Lollapalooza: Friday (Kenny) by Moondog
Another year, another long weekend in Grant Park, Chicago, another three days of sex, drugs
and rock ‘n roll at Lollapalooza 2008. This year the festival sold out, with some 225,000 in attendance, including a few of KWUR’s own. Press credentials? Photo passes? Who needs ‘em (we do). We here at KWUR, forever dedicated to the underground, are bringing you coverage of the festival at the ground floor.
The Go! Team
Even standing a good half a mile back from the stage, one could feel the excitement build as the Team assembled onstage. After a minor technical issue (read: FUCKING BANSHEE WAIL FEEDBACK) they kickstarted their set with the high energy hit Grip Like A Vice from 2007’s Proof of Youth. Ladyflash, Titanic Vandalism, and Flashlight Fight (sans Chuck D., unfortunately) followed, amongst many others. The crowd followed in unison with every clap, chanting along with the Team’s impossibly cheery choruses. The sun sat high above the Chicago skyline, beer flowed freely, and spirits were high. All in all, a great way to start the weekend.
I admit, ashamedly now, that I’m unfamiliar with most of Gogol Bordello’s discography (I seem to be in the minority here, because the rest of the crowd was yelling along to their indecipherable lyrics). Going in, I knew that they’d played the Warped Tour a few years ago, and was somewhat surprised to see that they’d been signed on to play Lolla (not much of a crossover crowd, you see). Well, paint me impressed, because they played a show with just as much chutzpah and bravado as the Go! Team, albeit in a different style (think Zydepunks). They wailed, they whistled, they played the shit out of that fiddle (kudos on that Slayer tour t-shirt, fiddler), and lead man Eugene Hutz fueled his performance with an entire bottle of (what appeared to be) bum wine. Bravo. I’m not sure how their music translates on CD, but they put on one hell of a live show.
This block presented the most difficult decision of the weekend, by far, as Bloc Party, CSS, Stephen Malkmus & The Jicks, The Cool Kids AND The Raconteurs were playing at the same time. I chose to trek across the park, once again, to see The Raconteurs, and I was not disappointed. With Brendan Benson and Jack White at the helm, backed by the equally talented Jack Lawrence and Patrick Keeler, the Raconteurs ripped through tunes from Broken Boy Soldier and their relatively new release, Consolers of the Lonely. White, without a doubt, stole the show – the man has charisma dripping from his pores. It almost makes one wish he’d get back together with Meg and start recording as the White Stripes again, but in the meantime, The Raconteurs make for an entertaining (and hey, artistically valid) side project. I left a bit early, catching a bit of CSS, so as to get a decent spot for…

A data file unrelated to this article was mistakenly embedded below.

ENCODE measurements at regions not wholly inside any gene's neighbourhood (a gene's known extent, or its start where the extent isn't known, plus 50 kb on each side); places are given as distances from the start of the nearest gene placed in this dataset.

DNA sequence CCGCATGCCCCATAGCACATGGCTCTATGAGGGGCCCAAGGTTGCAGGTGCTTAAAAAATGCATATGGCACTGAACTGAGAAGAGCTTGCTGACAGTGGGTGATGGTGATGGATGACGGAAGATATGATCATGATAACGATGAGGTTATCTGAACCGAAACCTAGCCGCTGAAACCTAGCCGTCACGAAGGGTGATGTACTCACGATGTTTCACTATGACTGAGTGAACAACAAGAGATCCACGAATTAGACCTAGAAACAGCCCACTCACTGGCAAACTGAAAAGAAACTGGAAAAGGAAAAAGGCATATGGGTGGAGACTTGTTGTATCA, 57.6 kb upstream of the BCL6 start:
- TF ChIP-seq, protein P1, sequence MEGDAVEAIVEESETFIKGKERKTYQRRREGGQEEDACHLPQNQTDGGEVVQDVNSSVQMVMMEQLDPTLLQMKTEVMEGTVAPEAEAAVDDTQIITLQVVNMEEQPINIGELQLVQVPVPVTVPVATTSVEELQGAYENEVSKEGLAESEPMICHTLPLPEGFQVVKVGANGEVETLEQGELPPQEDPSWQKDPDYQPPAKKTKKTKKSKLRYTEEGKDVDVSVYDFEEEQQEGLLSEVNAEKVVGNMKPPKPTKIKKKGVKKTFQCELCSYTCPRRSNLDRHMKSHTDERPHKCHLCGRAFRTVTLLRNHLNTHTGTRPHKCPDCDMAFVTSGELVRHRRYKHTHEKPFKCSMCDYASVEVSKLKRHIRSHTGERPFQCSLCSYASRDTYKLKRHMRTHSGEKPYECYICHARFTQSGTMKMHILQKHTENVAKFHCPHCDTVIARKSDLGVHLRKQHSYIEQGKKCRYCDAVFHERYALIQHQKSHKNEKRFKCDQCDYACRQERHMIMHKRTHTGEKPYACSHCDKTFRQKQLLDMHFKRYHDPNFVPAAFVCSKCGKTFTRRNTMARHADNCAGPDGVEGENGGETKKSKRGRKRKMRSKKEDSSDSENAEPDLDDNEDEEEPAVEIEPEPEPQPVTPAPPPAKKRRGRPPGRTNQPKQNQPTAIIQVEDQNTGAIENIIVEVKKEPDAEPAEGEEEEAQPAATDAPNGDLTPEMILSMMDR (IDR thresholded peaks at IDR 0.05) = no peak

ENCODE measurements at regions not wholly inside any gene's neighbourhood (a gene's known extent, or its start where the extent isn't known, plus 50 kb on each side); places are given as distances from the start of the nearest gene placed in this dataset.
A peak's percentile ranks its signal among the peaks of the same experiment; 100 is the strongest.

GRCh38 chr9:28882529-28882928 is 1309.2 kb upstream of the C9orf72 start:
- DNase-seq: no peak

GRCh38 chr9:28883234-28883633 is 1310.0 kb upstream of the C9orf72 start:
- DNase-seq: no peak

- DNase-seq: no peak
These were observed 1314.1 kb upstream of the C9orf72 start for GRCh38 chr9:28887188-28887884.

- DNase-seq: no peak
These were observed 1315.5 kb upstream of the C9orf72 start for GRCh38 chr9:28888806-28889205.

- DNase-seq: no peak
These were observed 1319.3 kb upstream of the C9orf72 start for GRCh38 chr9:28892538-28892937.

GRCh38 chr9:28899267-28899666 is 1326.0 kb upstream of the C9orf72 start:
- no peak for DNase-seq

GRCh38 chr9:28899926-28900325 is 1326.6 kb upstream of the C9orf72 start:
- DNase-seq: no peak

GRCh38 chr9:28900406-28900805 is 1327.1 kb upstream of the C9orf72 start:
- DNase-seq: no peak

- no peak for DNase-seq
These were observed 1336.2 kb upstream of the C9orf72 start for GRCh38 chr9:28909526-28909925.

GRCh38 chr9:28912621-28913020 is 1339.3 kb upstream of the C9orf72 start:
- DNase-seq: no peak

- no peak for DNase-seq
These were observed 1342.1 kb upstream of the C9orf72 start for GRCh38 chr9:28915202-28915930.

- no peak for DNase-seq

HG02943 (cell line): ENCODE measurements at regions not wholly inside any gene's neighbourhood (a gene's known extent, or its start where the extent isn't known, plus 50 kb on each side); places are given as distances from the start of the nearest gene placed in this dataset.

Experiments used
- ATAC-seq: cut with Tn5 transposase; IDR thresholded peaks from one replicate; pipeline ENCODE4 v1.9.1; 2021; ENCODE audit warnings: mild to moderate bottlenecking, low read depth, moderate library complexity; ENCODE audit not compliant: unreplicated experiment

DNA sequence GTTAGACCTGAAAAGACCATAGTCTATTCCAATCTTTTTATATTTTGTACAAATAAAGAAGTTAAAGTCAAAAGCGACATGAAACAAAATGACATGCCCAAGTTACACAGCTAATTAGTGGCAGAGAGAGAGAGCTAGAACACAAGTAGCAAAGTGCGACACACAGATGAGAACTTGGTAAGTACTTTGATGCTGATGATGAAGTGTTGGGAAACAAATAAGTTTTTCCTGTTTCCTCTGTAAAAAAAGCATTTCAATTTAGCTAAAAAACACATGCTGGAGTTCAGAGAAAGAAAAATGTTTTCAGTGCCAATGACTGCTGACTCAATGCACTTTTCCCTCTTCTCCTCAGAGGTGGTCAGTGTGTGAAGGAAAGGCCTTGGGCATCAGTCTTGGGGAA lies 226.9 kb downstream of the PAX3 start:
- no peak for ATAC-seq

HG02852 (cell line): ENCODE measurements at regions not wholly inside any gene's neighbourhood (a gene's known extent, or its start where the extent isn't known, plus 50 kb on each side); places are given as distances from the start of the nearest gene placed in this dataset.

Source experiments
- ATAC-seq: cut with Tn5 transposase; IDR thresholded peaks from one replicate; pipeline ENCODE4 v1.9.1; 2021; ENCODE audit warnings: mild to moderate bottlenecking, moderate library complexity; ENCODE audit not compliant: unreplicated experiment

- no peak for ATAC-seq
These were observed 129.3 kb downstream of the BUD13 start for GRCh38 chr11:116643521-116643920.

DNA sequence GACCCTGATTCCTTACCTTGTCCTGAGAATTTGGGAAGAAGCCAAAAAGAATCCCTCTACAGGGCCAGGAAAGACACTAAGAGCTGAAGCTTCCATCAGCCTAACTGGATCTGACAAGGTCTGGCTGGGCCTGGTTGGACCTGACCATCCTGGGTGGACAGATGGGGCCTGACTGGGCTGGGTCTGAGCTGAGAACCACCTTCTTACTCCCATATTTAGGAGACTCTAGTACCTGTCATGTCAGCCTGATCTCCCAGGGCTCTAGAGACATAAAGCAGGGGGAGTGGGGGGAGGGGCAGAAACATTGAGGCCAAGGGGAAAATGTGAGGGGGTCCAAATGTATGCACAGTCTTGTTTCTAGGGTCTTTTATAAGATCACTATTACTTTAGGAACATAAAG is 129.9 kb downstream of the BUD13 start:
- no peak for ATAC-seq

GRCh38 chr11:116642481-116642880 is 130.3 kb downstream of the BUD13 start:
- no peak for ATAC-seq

The moment we’d all been waiting for – 7:59 rolls around and 75,000 people have packed themselves into a half square mile field, waiting patiently for Radiohead to take the stage. Headliners at Lollapalooza are generally allowed their own stage layout, and Radiohead took advantage of this by lining the stage with rows of long, cylindrical lights hung from the rafters. The boys made their entrance promptly at 8, starting things off with the first track of In Rainbows, 15 Step. From here on out, it was an odyssey of light and music, as they covered ground from almost all their albums (Pablo Honey being the exception). From my vantage point, the show did not disappoint, although with that many people packed into that small a space, it was difficult to hear/see the band at times. Overall, the show was more relaxed, with even more upbeat songs (such as There There and Bodysnatchers) played a few notches down. Their rendition of Paranoid Android was by far the most energized of the set, with amps and light-cylinders set to blow at full electrical capacity. Dollars and Cents was another high point – I swear, I remarked to the person standing next to me that the note they hit at the end was one of the most beautiful thing I’d ever heard (I stand by this assessment). 24 songs later, minds sufficiently blown, the humongous crowd exited the park at a truly glacial pace (I believe it took over half an hour to move 100 yards across the field).
So that’s it for day 1. I saw a few other bands (Cat Power, CSS, and others) but only for a song or two – not long enough to justify a proper write-up. Stay tuned tomorrow for day 2!
EDIT: pictures to come as they become available.